Shifting reading habits boost Read It Later in 2011

Nate Weiner is one of those accidental entrepreneurs who make Silicon Valley somewhat of a magical place. Back in 2007, when he was working at a design shop in Minnesota, he was so busy he didn’t have time to read or see videos he came across the web. So he did what coders do: He wrote a little Firefox extension that allowed him to save and read (and watch) the content later when he got home. A few months later, Lifehacker discovered his extension and before he knew it, the brilliantly titled Read It Later was spreading across the web.
Fast-forward to today, and that little Firefox extension has become a phenomenon. It works on most major platforms, including Android (s goog) and iOS(s aapl), and more than 300 apps (such as Zite(s twx), Reeder, Twitter, Pulse and Flipboard) have built in support for Read It Later. (In July 2011, 250 apps supported Read It Later.) For instance, if you use Flipboard to read articles, a touch is enough to save it for later reading.
Read It Later, like many of its peers such as Instapaper, is part of a growing number of save-and-read-later apps that have benefitted from the emergence of the iPad. “People are time- and device-shifting their reading because of devices like iPad,” Weiner said. I told him I love Instapaper and so do many of my friends, and he laughed and acknowledged that Instapaper is well-known with the tech audience, and as a result, has a higher awareness. He then proceeded to tell me about the past 12 months for Read It Later.

A year to remember

During 2011, Read It later added more than a million new users and at present, has more than 4 million people registered. There are full-featured clients of the service for pretty much all platforms, and that has helped the company grow with the mainstream audience.
Here are some stats to give you a better understanding of Read It Later:

  • There are four saves a second, or roughly 350,000 daily saves, or about 10.5 million saves every month.
  • On the iPad, the Twitter app is the number one source of “saves” for Read It Later.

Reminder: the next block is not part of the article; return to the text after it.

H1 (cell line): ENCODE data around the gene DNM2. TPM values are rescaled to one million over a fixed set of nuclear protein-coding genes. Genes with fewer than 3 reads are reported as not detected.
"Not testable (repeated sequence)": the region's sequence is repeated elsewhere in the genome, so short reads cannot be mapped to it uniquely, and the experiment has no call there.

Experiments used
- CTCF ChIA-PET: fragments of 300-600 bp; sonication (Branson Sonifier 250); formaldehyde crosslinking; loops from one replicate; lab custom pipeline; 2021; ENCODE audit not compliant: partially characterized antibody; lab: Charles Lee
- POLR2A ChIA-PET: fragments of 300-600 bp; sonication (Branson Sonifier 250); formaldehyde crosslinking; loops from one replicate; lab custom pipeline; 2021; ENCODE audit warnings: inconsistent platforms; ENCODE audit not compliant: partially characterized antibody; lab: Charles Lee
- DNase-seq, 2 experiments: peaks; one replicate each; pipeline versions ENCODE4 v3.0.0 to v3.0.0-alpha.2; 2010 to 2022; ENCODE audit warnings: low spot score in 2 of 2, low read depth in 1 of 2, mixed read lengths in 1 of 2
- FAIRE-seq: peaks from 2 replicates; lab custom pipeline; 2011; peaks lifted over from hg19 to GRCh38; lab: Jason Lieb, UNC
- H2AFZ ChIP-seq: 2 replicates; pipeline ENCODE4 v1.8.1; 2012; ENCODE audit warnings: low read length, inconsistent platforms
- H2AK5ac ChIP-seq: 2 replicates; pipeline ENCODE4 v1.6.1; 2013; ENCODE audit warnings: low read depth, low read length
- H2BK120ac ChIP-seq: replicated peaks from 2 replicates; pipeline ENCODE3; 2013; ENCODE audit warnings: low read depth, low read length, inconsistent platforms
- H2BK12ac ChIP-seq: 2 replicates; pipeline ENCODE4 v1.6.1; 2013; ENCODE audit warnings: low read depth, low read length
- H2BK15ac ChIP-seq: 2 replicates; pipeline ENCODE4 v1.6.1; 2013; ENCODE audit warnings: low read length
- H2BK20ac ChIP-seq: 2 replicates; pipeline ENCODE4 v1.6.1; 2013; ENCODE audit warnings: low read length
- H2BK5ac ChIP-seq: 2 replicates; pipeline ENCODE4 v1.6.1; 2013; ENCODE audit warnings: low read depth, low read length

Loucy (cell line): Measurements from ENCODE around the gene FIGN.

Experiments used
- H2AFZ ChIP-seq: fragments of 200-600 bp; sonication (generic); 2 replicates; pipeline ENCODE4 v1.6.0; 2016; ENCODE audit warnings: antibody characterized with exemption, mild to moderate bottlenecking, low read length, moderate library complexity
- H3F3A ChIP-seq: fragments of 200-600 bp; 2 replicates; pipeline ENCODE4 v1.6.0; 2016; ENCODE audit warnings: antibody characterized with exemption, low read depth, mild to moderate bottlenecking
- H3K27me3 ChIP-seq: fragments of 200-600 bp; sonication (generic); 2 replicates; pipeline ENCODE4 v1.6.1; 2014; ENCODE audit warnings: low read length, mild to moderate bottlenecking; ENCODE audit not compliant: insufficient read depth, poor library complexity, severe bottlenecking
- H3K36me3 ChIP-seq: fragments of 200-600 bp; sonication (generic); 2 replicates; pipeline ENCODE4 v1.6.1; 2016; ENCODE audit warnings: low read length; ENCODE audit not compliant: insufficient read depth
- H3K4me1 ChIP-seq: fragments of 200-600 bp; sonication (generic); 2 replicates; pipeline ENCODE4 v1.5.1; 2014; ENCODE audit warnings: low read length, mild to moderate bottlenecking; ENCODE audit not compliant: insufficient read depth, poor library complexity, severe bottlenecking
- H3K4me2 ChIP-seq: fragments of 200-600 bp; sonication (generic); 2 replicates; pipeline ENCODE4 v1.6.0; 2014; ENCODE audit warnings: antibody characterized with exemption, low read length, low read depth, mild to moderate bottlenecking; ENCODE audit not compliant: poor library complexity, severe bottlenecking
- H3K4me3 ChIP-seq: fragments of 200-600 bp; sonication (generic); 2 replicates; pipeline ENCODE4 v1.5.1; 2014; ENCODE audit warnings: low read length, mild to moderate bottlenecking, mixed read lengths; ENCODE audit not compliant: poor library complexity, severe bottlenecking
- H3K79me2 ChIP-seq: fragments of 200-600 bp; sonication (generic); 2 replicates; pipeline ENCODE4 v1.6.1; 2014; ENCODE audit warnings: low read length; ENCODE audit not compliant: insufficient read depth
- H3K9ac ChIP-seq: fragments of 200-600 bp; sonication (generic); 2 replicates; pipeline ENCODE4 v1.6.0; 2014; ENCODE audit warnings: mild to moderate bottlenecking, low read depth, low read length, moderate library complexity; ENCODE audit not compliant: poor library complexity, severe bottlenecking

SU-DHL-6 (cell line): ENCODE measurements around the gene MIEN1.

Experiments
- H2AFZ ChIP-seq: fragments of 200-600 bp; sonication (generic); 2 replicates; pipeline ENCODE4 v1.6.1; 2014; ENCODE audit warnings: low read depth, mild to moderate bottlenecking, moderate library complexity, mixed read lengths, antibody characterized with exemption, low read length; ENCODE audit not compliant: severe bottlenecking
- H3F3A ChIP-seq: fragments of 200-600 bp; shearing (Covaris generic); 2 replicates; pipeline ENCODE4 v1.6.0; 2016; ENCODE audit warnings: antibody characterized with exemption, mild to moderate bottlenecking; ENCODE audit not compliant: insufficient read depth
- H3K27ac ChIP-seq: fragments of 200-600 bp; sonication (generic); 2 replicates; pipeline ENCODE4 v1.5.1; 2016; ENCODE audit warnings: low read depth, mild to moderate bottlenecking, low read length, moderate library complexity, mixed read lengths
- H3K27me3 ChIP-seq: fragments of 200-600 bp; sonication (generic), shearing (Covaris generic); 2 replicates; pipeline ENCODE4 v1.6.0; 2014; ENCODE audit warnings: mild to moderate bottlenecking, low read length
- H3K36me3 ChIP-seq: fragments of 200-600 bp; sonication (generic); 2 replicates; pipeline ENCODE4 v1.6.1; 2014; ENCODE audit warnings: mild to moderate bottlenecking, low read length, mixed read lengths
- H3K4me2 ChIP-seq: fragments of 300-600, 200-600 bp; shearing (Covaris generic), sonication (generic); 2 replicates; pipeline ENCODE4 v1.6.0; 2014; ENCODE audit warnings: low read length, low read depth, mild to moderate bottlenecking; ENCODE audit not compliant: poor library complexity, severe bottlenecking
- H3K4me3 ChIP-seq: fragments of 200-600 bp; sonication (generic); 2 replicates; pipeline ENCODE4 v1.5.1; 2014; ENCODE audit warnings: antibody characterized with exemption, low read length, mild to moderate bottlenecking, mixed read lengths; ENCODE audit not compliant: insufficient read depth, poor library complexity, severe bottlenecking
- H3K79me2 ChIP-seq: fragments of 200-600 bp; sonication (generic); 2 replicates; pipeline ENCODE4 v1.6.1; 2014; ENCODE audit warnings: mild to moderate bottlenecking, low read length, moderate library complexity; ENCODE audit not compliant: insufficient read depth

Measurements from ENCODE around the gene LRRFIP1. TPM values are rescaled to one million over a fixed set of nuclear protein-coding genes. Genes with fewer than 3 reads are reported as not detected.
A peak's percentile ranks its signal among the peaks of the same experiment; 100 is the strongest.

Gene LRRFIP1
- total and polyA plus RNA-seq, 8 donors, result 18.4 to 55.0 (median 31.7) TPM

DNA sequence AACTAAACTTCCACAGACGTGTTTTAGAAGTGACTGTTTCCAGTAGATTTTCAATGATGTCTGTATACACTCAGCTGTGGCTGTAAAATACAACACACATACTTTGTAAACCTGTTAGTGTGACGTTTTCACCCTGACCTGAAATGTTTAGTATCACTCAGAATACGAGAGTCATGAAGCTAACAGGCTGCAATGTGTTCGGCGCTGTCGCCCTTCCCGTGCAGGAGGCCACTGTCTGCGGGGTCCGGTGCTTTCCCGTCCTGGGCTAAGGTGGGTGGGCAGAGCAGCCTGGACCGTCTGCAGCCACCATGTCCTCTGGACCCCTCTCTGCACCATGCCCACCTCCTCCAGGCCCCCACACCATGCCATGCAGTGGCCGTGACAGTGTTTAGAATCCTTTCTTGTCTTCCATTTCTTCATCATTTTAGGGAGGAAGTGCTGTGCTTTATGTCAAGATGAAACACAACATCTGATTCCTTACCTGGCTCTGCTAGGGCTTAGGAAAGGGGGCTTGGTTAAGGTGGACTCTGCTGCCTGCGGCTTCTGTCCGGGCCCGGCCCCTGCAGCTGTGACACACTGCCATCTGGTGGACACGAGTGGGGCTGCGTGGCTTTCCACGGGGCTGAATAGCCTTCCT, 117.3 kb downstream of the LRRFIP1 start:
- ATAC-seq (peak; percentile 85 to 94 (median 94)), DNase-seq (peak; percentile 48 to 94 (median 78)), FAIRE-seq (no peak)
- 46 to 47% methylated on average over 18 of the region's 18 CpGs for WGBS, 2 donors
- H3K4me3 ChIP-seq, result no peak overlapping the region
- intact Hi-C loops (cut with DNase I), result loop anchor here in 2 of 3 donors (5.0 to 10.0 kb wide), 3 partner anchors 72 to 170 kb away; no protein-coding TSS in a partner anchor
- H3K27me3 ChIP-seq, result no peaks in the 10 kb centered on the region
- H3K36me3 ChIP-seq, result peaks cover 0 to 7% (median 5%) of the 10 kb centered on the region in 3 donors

• It’s the  no. 1 paid news app on Android and on Kindle Fire.
  • It’s a top 10 paid news app on the iPad.

Weiner says the company has started to see growth from Android and also from the Kindle Fire(s amzn). “Android now is roughly equal with downloads we get on iOS (iPhone and iPad),” he pointed out. The Fire, he says, has been less predictable as the “downloads on the Fire have been fluctuating wildly. Some days they are higher than Android and iOS; some days they are fairly minor. There are some very large spikes on specific days (Fire launch and Black Friday for example).”
When we talked, there wasn’t much data available about Fire sales, but Weiner was still a believer in Fire. “We have every expectation that the Fire is going to continue to grow,” he wrote to me in an email. “I’m expecting to see similar download numbers from the Fire that we get on iOS by the end of 2012.”

The cash conundrum

All this growth had forced Weiner to move from “me” to “we,” as he likes to describe it. Earlier this year, with growth and increasing competition especially from the likes of Apple and Evernote (which recently launched Evernote Clearly), Weiner faced a tough choice: continue to bootstrap or try to grow the company by getting outside capital from venture investors. After wrangling with the dilemma, in July 2011, he ended up taking $2.5 million in funding from the likes of Founder Collective, Foundation Capital, Baseline Ventures and Google Ventures.
Thanks to this new cash infusion, he has grown the company to about eight people, has stopped working from his living room and has a tiny office in San Francisco. It has given him the cushion to try out new business models: something he’s currently mulling with this team and said he will make a decision about later.
I know I will be watching!